Medical Countermeasure Readiness
What are Medical Countermeasures?
Medical countermeasures, or MCMs, are life-saving medicines and medical supplies regulated by the U.S. Food and Drug Administration (FDA) that can be used to diagnose, prevent, protect from, or treat conditions associated with chemical, biological, radiological, or nuclear (CBRN) threats, emerging infectious diseases, or a natural disaster.
Why are MCMs Important?
Having enough medicines and supplies stored can help save the lives of those who may need them the most during a public health emergency.
How do MCMs Get to the Public?
Health care workers and public health responders may dispense or administer MCMs under official federal, state, local, tribal, or territorial emergency response plans.
What is CDC’s Role?
In the event of CBRN threats, emerging infectious diseases, or natural disasters, state, local, tribal, or territorial health departments may need medicines and medical supplies from the Strategic National Stockpile if local supplies are depleted. Through the Public Health Emergency Preparedness (PHEP) program, CDC collaborates with states and local jurisdictions to ensure they have plans and processes in place to receive and provide life-saving medicines and supplies.
CDC experts provide:
- Guidance – To help health departments develop, test, operationalize, and improve preparedness and medical countermeasure plans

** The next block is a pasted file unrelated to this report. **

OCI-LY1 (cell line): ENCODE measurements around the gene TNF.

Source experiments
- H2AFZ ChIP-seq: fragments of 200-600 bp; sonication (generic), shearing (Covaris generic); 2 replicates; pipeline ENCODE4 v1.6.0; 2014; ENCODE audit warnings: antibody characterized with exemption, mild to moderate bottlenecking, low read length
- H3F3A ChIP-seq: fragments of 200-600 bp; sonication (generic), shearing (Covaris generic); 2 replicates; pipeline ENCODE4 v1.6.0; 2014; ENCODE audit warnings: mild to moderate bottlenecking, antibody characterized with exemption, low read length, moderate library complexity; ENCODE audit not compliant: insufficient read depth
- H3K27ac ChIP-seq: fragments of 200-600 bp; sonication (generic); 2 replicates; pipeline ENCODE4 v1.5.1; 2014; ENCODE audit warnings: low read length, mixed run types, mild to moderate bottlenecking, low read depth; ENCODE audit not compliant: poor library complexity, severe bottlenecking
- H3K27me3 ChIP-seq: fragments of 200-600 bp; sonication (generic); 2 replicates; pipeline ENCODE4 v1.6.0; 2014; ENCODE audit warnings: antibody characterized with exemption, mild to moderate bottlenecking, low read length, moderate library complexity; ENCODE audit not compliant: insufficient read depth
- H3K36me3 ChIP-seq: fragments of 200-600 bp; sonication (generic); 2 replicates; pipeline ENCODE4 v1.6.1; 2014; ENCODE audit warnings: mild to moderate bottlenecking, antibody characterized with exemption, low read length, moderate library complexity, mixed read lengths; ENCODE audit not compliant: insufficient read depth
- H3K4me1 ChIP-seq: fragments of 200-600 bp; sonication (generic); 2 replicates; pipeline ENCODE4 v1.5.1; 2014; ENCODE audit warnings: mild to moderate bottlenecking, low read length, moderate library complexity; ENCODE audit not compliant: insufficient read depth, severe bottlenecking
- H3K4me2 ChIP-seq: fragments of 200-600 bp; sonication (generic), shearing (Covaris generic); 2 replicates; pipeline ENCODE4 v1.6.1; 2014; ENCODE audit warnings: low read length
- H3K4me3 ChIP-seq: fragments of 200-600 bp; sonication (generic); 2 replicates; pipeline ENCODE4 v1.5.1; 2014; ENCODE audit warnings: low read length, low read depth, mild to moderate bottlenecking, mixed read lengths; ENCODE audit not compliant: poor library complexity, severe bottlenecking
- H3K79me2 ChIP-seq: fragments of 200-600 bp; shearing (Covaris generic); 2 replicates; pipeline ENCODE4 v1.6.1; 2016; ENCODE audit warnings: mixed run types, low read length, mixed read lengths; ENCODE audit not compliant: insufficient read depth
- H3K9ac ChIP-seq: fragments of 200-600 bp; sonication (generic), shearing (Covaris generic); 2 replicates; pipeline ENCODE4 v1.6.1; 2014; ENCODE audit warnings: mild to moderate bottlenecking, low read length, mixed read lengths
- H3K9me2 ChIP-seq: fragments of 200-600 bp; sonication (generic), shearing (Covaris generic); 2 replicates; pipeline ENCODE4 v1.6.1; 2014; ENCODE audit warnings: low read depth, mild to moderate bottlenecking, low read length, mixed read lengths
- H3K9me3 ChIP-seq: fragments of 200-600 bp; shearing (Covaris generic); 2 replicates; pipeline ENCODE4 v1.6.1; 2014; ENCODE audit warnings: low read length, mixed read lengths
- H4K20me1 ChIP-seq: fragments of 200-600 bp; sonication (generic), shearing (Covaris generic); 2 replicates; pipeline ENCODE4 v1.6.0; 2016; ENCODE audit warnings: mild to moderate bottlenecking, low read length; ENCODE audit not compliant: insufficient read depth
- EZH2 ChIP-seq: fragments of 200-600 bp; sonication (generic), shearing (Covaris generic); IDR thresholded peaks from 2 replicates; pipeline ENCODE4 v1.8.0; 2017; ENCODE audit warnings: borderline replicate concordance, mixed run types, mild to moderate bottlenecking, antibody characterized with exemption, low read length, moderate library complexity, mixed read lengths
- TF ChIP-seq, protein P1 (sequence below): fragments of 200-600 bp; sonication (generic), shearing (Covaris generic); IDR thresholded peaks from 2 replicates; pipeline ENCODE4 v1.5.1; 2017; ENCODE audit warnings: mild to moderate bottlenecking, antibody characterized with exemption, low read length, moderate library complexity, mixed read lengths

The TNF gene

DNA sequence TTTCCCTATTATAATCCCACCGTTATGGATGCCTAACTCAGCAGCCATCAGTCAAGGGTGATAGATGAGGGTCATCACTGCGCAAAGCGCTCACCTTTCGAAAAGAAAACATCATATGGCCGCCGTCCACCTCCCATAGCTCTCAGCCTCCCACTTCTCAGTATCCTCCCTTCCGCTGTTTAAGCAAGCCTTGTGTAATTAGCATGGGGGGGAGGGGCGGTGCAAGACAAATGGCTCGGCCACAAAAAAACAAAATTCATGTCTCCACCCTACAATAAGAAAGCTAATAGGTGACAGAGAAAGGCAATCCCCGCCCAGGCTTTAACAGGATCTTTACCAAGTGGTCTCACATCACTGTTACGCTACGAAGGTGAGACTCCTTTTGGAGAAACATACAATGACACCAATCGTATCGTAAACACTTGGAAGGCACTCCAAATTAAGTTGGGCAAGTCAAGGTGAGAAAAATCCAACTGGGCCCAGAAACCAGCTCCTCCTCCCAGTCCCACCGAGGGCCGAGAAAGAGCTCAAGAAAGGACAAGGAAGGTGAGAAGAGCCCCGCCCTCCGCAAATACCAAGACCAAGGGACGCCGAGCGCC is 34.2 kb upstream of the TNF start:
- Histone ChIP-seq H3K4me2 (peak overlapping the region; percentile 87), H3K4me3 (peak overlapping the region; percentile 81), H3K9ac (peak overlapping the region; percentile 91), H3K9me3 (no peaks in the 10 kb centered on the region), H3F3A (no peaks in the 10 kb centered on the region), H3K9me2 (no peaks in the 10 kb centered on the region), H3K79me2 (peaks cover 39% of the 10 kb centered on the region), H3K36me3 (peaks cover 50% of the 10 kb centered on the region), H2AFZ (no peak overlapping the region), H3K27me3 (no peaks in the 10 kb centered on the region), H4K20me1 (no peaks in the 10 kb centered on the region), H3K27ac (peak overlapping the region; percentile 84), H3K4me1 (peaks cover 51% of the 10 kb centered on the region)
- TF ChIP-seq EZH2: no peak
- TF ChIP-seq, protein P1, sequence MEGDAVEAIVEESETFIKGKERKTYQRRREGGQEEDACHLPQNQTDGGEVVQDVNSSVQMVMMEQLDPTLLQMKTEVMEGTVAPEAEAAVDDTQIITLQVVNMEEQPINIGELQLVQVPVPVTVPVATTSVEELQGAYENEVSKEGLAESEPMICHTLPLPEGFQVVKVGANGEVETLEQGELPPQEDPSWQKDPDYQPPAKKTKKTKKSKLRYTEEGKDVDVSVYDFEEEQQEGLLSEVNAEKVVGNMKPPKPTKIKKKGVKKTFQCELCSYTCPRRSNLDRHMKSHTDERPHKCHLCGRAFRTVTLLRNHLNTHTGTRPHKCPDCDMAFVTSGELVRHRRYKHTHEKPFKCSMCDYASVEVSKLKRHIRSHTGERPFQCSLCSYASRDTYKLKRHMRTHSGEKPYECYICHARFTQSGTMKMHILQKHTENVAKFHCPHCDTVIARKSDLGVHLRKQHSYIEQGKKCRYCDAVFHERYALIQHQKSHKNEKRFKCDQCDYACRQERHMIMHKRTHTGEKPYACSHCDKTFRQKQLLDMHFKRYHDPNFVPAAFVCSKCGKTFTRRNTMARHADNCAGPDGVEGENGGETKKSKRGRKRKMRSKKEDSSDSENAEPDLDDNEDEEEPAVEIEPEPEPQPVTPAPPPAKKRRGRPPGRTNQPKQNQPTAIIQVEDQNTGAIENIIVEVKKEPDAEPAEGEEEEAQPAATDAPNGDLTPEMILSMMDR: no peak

- Technical Assistance – To provide information and resources to ensure health departments are ready to respond to threats that might require medical countermeasures
- Evaluation – To standardize approaches and tools to measure the readiness of health departments to get life-saving medicines and supplies to the public
What is CDC’s Cities Readiness Initiative?
CDC’s Cities Readiness Initiative (CRI) is a federally funded program designed to enhance preparedness in the nation’s largest population centers, where nearly 60% of the population resides, to effectively respond to large public health emergencies needing life-saving medicines and medical supplies. Learn more about CRI.
MCM Readiness In Action
A 2017 measles outbreak infected 70 people in and around Minneapolis. Epidemiologists and home visitors investigated new cases and counseled potential cases throughout the course of the event. The health department also set up a clinic after a local school was exposed. The measles outbreak was curtailed, vaccination rates increased, and there was positive community dialogue about the importance of vaccination.
In September 2016, the Oklahoma State Health Department needed assistance distributing influenza vaccines across the state. The state SNS team incorporated the vaccine distribution into its regularly scheduled MCM exercise.